Another Short Story About Nuclear War

The story is told from the viewpoint of some vaguely unknown intelligent life-forms that live a few hundred light-years from where we do now.

And there’s a scientist in it – an observer. They’re reporting on the observations of radio transmissions from several planets in the nearish neighborhood. It has turned out that Einstein (or their equivalent) was right and for all intents and purposes every species is trapped in a newtonian universe – getting up enough speed to see relativistic effects is so hard and energy-costly that nobody bothers. Every species builds their equivalent of the Hubble space telescope, does some observations, and says their equivalent of “well, fuck.” And that’s it. They just listen. And the observer reports to some big shot, that the planet that was transmitting coded radio signals, you remember, the one that achieved fission and limited fusion? That one? Well, its impossible for anything but a fusion warhead to make that distinctive double-pulse: primary (atomic fission) followed in microseconds by the secondary (atomic fusion) it doesn’t occur in nature; it’s always and uniquely the signature of a weapon.

And they tracked the trickle of pulses, then the double-pulses, and yesterday the number of double-pulses was exactly 2,121. The big shot contacts their superiors with great sadness, and there’s a whole cycle of mourning for the planet and the millions that they never knew. What opportunity for beauty and greatness was lost? Nobody will know; the brief flurry of clicks caught by the radio observatory maps the end of all hope into a set of overlapping wave-forms, an epitaph for a world.

The Teller-Ulam Configuration, it’s called: the X-ray wave from the fission causes a tamper around the secondary to explode into plasma and hyper-compress the secondary until it fuses. I’ve studied the physics of nuclear weapons to the point where I think I understand them, and I don’t believe there is anything like them that occurs in nature. Humans ought to have taken that as a sincere warning from the gods, but Edward Teller was one of the most weak-egoed humans who has ever lived; he wanted so desperately to show how clever he was that he forced the US to solve the very complex engineering problems that create a ball of solar surface on an otherwise unsuspecting planet. The Teller-Ulam configuration makes a distinctive radio crackle: tick-tack with a microsecond between them. Plain old fission just makes a brief tick. It’s the difference between a Hiroshima and everything in Los Angeles being flaming wreckage from the Hollywood sign all the way down to Disneyland in a millisecond. The Japanese called the Hiroshima bomb “pika-don” because the ground shockwave and the air shockwave arrived separately; the name really should have been fitted to the hydrogen bomb instead.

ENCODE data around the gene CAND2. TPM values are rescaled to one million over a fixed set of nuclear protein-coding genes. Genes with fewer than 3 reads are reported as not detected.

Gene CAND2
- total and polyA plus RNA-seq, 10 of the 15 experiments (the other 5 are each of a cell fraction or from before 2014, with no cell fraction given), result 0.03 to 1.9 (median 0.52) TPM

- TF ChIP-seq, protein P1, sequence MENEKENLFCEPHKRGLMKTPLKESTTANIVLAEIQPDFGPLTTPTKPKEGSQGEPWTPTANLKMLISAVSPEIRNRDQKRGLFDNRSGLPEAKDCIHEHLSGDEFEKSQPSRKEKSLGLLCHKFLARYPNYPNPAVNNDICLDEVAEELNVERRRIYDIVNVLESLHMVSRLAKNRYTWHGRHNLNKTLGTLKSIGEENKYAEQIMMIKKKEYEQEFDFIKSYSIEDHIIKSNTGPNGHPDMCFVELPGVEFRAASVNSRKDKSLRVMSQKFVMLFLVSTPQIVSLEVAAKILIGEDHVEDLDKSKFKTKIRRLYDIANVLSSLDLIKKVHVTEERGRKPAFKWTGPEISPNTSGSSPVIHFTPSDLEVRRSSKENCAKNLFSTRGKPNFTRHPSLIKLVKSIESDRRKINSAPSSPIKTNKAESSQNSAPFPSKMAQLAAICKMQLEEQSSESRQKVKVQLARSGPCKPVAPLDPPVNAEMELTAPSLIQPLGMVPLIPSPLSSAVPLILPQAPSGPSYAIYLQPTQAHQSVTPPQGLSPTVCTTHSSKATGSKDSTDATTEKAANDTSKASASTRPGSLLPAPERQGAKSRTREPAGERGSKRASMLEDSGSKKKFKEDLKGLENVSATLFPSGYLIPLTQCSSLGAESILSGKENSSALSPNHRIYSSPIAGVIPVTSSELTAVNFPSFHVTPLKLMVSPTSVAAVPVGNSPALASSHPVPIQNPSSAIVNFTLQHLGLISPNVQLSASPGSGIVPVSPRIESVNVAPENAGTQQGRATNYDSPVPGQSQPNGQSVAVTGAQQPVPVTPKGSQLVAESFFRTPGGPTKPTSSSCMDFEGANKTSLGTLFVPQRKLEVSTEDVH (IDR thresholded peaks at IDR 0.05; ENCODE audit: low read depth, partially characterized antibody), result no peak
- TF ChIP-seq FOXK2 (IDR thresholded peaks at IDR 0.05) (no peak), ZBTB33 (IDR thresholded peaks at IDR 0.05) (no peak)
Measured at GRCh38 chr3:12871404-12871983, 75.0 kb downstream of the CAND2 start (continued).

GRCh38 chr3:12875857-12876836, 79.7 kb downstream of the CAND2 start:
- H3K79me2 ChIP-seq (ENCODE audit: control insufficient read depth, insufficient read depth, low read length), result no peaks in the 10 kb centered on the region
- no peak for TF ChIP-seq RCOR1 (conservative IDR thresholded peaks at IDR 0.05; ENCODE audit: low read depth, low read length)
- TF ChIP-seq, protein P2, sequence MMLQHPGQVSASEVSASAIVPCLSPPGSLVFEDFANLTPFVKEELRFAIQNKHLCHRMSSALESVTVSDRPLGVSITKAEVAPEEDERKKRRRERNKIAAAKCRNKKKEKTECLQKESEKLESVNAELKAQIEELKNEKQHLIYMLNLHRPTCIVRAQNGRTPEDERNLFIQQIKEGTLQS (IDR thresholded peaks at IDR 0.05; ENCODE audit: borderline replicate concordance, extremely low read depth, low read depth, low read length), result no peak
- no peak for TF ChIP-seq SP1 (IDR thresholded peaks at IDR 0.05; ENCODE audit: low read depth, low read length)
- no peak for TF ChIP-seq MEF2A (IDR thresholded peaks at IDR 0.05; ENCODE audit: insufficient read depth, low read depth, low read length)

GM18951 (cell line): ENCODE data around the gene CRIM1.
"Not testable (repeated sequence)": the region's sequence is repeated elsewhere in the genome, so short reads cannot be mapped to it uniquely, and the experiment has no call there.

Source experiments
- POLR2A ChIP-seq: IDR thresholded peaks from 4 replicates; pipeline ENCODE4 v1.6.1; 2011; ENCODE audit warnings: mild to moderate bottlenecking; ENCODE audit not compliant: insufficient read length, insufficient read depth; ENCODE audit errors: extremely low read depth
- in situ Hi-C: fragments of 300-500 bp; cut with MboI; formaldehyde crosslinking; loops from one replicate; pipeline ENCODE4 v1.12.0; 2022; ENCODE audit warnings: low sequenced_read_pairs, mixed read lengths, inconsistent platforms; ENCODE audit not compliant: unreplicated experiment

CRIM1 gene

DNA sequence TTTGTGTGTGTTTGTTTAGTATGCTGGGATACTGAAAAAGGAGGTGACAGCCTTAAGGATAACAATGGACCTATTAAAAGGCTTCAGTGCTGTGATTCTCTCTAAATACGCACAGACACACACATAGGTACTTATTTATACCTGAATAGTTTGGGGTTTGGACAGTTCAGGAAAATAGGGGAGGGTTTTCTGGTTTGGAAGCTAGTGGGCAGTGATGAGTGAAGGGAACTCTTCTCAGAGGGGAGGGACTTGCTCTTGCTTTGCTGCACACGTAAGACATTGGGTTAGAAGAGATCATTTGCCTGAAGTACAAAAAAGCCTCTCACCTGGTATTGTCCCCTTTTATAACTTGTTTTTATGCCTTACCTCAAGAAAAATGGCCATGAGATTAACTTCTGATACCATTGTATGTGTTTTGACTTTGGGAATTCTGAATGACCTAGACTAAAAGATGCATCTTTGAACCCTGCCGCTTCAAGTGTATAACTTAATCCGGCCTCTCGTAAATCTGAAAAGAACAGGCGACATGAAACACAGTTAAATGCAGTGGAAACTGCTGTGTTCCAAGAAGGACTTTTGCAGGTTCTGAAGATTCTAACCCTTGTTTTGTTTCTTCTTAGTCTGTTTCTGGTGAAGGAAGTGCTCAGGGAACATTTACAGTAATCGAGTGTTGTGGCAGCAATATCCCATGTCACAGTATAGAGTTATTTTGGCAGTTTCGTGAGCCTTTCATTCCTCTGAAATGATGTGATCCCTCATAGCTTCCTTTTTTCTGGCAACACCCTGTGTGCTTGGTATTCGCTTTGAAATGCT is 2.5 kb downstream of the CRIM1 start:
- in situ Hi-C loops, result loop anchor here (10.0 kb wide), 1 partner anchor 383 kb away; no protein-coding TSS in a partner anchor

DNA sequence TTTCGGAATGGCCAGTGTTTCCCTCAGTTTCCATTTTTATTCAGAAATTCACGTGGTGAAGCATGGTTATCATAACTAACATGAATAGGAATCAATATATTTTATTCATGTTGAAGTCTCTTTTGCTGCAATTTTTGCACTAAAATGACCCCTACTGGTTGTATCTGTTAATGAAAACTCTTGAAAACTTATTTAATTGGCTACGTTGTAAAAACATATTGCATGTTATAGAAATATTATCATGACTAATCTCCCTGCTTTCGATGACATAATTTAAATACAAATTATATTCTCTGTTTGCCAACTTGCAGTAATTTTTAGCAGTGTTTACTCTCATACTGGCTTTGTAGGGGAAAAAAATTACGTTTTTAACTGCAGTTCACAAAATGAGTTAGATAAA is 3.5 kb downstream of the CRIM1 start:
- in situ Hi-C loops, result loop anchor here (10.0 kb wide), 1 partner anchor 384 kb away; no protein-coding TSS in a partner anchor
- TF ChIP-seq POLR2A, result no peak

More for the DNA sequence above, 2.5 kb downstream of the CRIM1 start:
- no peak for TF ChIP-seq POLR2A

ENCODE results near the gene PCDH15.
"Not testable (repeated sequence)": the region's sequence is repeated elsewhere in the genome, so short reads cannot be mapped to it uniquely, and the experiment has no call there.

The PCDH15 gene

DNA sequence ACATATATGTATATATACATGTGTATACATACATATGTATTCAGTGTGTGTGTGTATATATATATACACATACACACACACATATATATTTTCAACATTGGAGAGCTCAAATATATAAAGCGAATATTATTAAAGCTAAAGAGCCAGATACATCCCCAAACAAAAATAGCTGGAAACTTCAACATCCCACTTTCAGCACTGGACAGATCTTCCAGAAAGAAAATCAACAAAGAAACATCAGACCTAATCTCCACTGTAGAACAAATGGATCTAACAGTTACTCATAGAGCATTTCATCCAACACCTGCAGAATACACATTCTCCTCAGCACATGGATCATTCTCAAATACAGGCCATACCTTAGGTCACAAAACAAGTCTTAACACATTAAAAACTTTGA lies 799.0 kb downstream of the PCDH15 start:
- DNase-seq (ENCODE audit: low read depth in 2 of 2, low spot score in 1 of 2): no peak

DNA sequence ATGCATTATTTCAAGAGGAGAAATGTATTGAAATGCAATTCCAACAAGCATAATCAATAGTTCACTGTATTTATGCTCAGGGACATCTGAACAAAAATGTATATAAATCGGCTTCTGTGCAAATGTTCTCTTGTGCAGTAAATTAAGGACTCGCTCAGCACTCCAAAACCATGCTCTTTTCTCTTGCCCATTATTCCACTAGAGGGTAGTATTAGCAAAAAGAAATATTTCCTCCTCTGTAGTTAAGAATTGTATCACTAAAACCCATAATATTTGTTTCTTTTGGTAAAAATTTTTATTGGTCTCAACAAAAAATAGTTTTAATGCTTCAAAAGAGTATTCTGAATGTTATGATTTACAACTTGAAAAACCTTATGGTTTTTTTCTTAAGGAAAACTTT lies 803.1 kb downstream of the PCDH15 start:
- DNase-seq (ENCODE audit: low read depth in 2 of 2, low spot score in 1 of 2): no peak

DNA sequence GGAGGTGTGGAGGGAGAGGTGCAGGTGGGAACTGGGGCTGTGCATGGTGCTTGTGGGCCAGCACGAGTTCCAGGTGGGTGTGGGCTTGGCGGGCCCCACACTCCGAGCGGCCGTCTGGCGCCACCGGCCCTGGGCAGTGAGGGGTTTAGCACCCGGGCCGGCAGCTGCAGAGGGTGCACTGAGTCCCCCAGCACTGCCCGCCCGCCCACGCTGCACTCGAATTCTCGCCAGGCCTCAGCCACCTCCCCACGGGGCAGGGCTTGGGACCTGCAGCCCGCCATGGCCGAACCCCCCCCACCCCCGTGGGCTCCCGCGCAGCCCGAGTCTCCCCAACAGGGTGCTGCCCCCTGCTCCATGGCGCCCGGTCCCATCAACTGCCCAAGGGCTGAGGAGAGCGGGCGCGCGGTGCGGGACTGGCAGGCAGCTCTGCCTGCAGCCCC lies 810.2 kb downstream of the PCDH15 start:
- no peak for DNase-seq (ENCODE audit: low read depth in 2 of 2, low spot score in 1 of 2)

My tax dollars at work.

A friend of mine’s father was at Hiroshima after the bombing. Apparently the harbor was jammed solid with swelling bodies from the people who had jumped into the water to put the flames out, or to cool their burns. So casual, the Americans, who went to observe what was left of a city of shocked and dead people, maimed for life physically and psychologically. And those observers stood by while America made weapons 1,000 times more powerful. That’s what the US is building now, for the Russians and Chinese. If we were smart we would arrest the perpetrators of this conspiracy to kill us all. And I actually think hanging’s too good for them. What they have coolly and calculatedly planned for us makes hanging look like like a kiss on the cheek from a shaft of sunlight on a beautiful morning.


  1. geoffarnold says

    The penultimate sentence in the first para needs fixing.
    Original: ” primary (atomic fission) followed in microseconds by the secondary (atomic fission)”
    Fix: ” primary (atomic fission) followed in microseconds by the secondary (atomic fusion)”

    Feel free to delete this comment after fixing.

  2. cvoinescu says